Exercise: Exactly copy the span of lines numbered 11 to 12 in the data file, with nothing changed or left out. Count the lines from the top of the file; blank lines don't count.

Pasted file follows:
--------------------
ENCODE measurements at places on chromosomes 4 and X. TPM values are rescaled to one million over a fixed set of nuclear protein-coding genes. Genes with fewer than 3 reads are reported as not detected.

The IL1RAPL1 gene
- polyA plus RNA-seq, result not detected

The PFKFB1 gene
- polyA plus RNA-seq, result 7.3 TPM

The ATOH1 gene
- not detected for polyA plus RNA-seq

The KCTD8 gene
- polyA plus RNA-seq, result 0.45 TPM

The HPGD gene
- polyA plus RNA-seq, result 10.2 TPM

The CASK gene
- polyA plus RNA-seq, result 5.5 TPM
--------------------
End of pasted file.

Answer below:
- polyA plus RNA-seq, result 10.2 TPM

The CASK gene